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Subscribe to this list via RSS Blog posts tagged in prayer

Posted by on in SageWoman Blogs
Harvesting the Intangible

My best friend has a mantra she says when her children are being difficult, "I love my child, I love my child, I LOVE my child …" and it helps to some extent when dealing with the upsetting behaviors of those we love.  I've tried it out a few times myself, and it tends to lead me to laugh or at least to breathe and reconnect with my priorities.

Lately, the mantra hasn't been working for me.  As a birthday promise to myself to change some of my own poor habits, I disconnected myself from Facebook for a month (still going), because it had become such a big distraction, it was bleeding into my writing time, my cleaning time, and worst of all, time with my kids.  So, I set up a filter so all my notifications go to a special folder instead of my inbox, I deleted the related apps from my phone, and stop myself when I unconsciously start typing in the URL.

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Jerusalem Angel Sightings and the Dome of The Rock Mosque

August, 1992, I was orientating myself around “Jerusalem of fire”, UNTSO headquarters, the Old City of Jerusalem, Gilo–my neighborhood, and my spacious, well-appointed cottage. The cottage, a condominium-type dwelling, overlooked a wadi and the Old City of Jerusalem. “Jerusalem of fire” as my Reiki clients often called it, attracted many moths to its bright flame. Being the wife of a UN military officer, I soon determined that I was here to observe the sights, sounds, and smells of the Holy Land, and at the suggestion of my first client in the Old City of Jerusalem, to write a book about my experiences in Israel. That’s when I began to keep a detailed journal.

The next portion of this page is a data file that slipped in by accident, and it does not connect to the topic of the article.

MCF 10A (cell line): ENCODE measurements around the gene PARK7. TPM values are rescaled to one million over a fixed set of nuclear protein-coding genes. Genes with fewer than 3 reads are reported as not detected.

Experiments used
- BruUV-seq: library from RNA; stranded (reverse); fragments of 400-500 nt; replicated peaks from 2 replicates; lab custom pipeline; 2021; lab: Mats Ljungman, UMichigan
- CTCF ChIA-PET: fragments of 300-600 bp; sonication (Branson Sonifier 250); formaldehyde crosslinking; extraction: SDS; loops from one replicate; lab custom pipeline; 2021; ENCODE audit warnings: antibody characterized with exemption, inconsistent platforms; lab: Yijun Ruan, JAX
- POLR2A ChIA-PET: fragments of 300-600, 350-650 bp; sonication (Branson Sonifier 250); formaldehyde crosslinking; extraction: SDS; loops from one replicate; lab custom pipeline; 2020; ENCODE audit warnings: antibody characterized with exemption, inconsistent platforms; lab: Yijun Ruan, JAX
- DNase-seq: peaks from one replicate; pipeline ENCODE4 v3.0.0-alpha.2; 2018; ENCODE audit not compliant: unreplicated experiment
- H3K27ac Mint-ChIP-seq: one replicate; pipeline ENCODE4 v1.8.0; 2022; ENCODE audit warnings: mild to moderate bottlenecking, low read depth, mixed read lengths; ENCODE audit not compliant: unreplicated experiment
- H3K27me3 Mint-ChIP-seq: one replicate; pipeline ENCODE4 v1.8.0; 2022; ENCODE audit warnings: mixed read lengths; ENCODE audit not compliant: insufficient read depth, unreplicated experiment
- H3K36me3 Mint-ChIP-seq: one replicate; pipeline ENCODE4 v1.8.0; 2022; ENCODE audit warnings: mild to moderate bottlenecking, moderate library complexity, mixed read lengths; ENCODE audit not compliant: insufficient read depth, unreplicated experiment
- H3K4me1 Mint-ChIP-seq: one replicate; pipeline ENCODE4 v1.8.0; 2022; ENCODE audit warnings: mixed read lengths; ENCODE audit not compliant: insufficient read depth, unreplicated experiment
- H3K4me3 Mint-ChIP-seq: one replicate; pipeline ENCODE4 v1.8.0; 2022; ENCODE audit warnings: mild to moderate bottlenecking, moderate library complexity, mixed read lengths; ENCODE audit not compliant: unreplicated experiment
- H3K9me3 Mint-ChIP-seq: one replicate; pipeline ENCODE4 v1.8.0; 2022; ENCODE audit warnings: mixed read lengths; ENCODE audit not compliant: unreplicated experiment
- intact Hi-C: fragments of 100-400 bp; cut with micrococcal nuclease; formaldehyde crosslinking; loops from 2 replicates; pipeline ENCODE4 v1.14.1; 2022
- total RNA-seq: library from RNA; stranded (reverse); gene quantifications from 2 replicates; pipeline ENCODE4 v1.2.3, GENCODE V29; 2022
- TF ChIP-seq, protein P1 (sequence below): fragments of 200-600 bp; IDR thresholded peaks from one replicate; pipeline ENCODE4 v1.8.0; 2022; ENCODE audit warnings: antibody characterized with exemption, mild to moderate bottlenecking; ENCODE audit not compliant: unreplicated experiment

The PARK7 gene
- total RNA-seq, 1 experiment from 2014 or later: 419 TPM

My cat, Pumpkin Peace, a black and white mix (Jewish and Arab, I always said) was with us. She was a feral, undomesticated cat that I had found beside a garbage bin in Nahariya the previous year, and had adopted. She often jumped into my lap as I sat at the computer to write my stories. She was my 'familiar', had taken on part of my soul.